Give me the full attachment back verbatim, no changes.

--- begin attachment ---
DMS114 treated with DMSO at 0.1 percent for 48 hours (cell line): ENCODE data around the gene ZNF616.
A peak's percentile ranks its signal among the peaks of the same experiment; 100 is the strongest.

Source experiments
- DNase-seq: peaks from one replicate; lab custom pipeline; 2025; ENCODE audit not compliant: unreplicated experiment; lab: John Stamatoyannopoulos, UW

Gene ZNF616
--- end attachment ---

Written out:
DMS114 treated with DMSO at 0.1 percent for 48 hours (cell line): ENCODE data around the gene ZNF616.
A peak's percentile ranks its signal among the peaks of the same experiment; 100 is the strongest.

Source experiments
- DNase-seq: peaks from one replicate; lab custom pipeline; 2025; ENCODE audit not compliant: unreplicated experiment; lab: John Stamatoyannopoulos, UW

Gene ZNF616